W.C. Clark | Theater Critic's Choice | Chicago Reader
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Guitarist W.C. Clark came of age in Austin during the 50s and 60s, when the blues scene there was eclectic and sizzling. Everyone from Big Joe Turner to young renegades like Albert Collins and Freddie King came through frequently, and Clark absorbed their musical flash and their stylistic diversity. He played with Joe Tex in the 60s, immersing himself further in the burgeoning soul sound, and eventually became part of the 70s-era Austin-based blues revival that fused the expertise of seasoned players with the youthful energies of artists like the Vaughan brothers. He played bass for Stevie Ray for a time and helped write "Love Shot," though he never received credit on the record. Clark's vocals have a pleading, vulnerable quality that makes him especially effective on lovelorn ballads, but he also delights in up-tempo shuffles that showcase his supple guitar technique. His versatility is one of his strong suits: he's liable to segue from a roadhouse barn burner into a grinding, Jimmy Reed-style shuffle, and then finish off with a steamy fusion of deep soul passion and funky contemporary R & B. Friday, 9 PM, Buddy Guy's Legends, 754 S. Wabash; 427-0333 or 427-1190.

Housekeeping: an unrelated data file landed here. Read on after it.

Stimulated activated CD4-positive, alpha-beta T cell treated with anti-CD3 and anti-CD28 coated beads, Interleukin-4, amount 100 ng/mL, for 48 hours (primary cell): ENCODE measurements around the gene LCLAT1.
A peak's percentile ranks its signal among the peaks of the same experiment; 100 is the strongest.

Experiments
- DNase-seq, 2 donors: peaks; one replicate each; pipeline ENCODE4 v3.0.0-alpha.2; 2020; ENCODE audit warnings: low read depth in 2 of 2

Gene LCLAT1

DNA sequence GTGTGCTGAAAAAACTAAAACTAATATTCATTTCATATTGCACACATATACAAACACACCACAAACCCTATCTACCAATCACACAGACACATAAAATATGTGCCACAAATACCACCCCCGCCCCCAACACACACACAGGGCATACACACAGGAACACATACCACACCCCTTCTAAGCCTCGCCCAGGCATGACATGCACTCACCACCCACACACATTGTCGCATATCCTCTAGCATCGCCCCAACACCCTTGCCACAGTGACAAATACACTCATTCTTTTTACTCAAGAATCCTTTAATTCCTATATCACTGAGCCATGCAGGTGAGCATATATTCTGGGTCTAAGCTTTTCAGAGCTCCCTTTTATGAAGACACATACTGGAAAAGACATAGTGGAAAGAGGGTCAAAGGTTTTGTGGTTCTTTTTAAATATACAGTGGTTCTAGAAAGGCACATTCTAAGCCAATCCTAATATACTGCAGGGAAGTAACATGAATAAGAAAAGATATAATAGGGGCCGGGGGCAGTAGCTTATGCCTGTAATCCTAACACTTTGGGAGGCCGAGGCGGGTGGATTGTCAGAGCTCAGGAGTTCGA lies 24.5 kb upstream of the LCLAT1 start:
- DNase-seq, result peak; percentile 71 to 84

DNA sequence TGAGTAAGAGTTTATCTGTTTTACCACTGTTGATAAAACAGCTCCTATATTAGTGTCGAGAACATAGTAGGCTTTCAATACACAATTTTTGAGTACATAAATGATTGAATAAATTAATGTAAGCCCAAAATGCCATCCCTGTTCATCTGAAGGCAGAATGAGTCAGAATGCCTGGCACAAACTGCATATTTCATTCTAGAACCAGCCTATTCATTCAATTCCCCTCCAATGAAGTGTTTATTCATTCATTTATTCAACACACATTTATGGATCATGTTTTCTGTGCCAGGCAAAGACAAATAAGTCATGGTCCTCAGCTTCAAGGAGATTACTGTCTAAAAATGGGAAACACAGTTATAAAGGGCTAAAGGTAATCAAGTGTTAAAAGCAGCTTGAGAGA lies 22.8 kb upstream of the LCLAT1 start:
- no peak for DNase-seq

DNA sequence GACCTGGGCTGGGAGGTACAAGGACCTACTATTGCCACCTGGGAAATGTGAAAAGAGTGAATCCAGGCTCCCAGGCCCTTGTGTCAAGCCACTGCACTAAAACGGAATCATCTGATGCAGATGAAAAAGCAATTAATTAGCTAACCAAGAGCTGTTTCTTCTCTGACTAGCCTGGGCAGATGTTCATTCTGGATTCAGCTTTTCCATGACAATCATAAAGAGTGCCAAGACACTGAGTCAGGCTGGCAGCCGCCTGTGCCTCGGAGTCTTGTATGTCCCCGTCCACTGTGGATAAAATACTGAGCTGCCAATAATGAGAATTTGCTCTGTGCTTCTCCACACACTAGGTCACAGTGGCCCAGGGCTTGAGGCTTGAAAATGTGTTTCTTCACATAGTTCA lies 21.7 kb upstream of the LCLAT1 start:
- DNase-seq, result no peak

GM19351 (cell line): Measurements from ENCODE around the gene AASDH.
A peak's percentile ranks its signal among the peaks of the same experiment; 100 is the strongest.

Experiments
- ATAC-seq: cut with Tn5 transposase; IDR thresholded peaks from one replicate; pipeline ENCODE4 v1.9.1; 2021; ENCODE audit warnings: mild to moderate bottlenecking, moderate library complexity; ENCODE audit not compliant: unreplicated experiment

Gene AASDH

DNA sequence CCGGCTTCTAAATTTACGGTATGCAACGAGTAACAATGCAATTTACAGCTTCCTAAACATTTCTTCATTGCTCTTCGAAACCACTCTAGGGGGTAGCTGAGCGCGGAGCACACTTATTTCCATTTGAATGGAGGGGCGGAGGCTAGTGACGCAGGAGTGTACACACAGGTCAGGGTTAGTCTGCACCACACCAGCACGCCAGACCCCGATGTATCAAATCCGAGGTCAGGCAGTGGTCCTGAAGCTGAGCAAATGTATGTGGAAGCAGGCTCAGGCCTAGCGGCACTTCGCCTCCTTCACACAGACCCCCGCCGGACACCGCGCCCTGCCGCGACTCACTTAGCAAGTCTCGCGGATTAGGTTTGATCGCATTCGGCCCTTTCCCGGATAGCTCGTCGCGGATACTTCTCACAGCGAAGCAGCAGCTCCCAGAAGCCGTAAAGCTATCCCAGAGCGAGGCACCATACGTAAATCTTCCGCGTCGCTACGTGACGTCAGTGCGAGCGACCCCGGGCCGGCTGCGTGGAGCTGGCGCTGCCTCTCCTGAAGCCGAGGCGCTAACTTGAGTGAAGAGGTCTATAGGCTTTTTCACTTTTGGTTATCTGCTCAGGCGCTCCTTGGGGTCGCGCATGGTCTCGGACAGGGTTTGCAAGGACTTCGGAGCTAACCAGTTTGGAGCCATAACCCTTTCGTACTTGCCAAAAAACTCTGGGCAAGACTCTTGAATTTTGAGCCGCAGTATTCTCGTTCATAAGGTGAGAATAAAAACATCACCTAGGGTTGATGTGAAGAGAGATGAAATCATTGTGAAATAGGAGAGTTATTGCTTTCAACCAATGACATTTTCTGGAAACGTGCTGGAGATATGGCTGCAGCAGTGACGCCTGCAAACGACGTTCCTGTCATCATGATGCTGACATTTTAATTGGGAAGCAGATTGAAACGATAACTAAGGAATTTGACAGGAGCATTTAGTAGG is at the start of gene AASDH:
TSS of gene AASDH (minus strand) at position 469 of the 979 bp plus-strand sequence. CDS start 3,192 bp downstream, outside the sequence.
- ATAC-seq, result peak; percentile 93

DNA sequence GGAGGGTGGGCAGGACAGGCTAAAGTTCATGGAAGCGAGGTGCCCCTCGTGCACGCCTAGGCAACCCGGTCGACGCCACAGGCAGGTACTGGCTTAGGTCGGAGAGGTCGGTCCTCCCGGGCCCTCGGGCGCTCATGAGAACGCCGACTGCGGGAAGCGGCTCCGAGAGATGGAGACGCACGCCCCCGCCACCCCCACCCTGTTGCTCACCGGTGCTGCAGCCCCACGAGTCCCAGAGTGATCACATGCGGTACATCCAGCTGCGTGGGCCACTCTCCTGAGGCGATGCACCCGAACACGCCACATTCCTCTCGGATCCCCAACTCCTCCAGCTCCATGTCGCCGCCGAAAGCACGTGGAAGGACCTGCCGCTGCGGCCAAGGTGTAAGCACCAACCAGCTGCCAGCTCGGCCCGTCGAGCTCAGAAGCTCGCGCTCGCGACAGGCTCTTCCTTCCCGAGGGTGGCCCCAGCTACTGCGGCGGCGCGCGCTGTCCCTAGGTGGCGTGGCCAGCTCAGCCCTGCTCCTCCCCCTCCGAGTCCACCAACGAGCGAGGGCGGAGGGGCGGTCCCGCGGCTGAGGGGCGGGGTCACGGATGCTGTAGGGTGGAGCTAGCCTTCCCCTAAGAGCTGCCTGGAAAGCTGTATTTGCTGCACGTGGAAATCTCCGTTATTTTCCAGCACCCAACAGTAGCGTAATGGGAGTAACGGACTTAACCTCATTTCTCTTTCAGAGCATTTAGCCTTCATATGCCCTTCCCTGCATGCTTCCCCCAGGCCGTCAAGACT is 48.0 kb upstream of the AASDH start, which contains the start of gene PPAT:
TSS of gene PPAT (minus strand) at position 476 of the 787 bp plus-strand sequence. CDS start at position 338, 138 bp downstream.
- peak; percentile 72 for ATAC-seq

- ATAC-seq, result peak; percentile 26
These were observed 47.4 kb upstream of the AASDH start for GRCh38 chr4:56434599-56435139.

Art accompanying story in printed newspaper (not available in this archive): photo/Scott Newton.

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